Over a fifth (22 per cent) of graduates are unemployed six months after they complete their degrees Over a fifth (22 per cent) of graduates are unemployed six months after they complete their degrees “As employers, we all have a responsibility to increase equality of opportunity and working with higher education providers we must redouble your efforts to improve equality and diversity in recruitment.”She said that many students, especially those who don’t have “the right networks” fail to secure work placements and or holiday internships while they are studying.  “This means they are more likely to face a cycle of internships – too often unpaid – after they graduate before they are able to get lasting graduate employment,” she said.Earlier this year a report found that students applying for summer internships are being asked whether their parents went to university. Almost half (45 per cent) of the country’s largest graduate recruiters, including top banking, accountancy, law, retail and engineering firms, now ask university students about their socio-economic status.This is a three-fold increase from 2012, when just 13 per cent of graduate recruiters asked such questions, according to a report published in July by the Institute of Student Employers. Students need to work during their summer holidays if they want to get a job when they graduate, the head of the university regulator has said.Nicola Dandridge, chief executive of the Office for Students (OFS), said that undergraduates need to make the most of their long holidays by undertaking work placements or internships.This will improve their employability and increase the likelihood of securing a “rewarding” job once they graduate.Ms Dandridge urged the country’s leading graduate recruiters to “redouble” efforts to boost “equality and diversity” of their intakes.–– ADVERTISEMENT ––Addressing delegates at the National Graduate Recruitment Conference in London, including Goldman Sachs, J. P. Morgan and GlaxoSmithKline, she said: “Many employers are now offering degree apprenticeships and this is important and welcome.“But we also need more work placement opportunities, and more employers and universities and other higher education providers to work together to offer suitable placements to undergraduates.” Over a fifth (22 per cent) of graduates are unemployed six months after they complete their degrees, according to data from the Higher Education Statistics Agency. Even at three and a half years, 15 per cent of graduates are not employed in highly skilled jobs.Ms Dandridge went on: “Research shows that graduates need to take up every opportunity available to them during their time at university to help to improve their employability and to get a rewarding job. Want the best of The Telegraph direct to your email and WhatsApp? Sign up to our free twice-daily  Front Page newsletter and new  audio briefings. read more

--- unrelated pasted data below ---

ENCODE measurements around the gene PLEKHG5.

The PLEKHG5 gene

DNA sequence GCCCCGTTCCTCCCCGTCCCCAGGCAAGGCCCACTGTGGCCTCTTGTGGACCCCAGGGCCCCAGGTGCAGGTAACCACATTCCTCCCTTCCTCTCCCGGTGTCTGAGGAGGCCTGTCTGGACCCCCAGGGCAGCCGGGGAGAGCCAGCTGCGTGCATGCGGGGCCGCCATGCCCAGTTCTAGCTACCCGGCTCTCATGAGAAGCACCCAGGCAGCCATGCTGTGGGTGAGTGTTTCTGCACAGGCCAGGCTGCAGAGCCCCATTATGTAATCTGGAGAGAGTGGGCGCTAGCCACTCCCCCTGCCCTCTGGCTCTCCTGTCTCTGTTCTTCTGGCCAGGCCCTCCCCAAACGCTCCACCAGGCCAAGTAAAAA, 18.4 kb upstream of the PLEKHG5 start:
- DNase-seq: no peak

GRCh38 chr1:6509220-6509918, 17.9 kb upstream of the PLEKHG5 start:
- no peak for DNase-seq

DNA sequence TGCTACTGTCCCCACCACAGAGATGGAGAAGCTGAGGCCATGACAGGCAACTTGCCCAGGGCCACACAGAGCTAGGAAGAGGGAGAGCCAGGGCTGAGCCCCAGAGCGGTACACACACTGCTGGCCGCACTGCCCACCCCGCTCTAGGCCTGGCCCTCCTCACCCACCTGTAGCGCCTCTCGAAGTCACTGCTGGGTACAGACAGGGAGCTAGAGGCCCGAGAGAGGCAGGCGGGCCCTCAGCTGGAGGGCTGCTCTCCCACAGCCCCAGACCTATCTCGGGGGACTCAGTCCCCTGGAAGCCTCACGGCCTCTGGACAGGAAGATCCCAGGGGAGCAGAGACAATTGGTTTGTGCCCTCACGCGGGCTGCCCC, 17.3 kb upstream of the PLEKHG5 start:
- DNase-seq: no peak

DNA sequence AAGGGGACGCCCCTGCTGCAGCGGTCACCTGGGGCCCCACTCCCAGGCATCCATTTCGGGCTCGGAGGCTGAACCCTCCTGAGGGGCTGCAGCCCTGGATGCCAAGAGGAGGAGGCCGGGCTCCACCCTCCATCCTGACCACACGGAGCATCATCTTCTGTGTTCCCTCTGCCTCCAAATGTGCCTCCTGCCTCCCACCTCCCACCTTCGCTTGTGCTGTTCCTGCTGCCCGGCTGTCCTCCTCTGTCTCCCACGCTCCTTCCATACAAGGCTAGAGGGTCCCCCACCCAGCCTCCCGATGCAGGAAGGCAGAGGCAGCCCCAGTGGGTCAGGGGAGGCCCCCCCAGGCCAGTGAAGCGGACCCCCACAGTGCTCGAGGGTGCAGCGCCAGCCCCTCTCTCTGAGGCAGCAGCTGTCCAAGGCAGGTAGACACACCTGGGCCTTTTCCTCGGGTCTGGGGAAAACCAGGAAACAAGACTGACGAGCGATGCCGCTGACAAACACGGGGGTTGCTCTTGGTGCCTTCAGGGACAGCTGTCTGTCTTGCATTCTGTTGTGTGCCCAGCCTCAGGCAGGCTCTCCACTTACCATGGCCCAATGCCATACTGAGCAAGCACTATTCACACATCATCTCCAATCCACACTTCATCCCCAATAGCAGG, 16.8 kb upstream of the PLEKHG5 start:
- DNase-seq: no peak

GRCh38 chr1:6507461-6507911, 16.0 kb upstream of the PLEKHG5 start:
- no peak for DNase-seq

Christmas gift card warning as research shows millions is being lost because